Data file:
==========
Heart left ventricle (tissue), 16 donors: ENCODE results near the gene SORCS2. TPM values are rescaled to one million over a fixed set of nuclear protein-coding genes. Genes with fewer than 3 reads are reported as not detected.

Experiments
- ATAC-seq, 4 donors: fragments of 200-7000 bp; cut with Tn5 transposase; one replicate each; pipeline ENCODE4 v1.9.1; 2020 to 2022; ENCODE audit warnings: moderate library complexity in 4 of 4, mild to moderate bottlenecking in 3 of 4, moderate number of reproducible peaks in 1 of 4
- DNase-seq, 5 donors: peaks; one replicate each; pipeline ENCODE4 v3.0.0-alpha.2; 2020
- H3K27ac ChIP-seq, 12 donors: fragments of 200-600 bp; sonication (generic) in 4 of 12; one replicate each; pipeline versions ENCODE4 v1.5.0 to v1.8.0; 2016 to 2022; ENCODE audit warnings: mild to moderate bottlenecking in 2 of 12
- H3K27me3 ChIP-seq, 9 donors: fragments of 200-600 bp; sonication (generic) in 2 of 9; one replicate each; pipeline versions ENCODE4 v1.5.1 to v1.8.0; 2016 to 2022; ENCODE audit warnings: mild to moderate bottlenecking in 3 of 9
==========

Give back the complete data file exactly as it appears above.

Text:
Heart left ventricle (tissue), 16 donors: ENCODE results near the gene SORCS2. TPM values are rescaled to one million over a fixed set of nuclear protein-coding genes. Genes with fewer than 3 reads are reported as not detected.

Experiments
- ATAC-seq, 4 donors: fragments of 200-7000 bp; cut with Tn5 transposase; one replicate each; pipeline ENCODE4 v1.9.1; 2020 to 2022; ENCODE audit warnings: moderate library complexity in 4 of 4, mild to moderate bottlenecking in 3 of 4, moderate number of reproducible peaks in 1 of 4
- DNase-seq, 5 donors: peaks; one replicate each; pipeline ENCODE4 v3.0.0-alpha.2; 2020
- H3K27ac ChIP-seq, 12 donors: fragments of 200-600 bp; sonication (generic) in 4 of 12; one replicate each; pipeline versions ENCODE4 v1.5.0 to v1.8.0; 2016 to 2022; ENCODE audit warnings: mild to moderate bottlenecking in 2 of 12
- H3K27me3 ChIP-seq, 9 donors: fragments of 200-600 bp; sonication (generic) in 2 of 9; one replicate each; pipeline versions ENCODE4 v1.5.1 to v1.8.0; 2016 to 2022; ENCODE audit warnings: mild to moderate bottlenecking in 3 of 9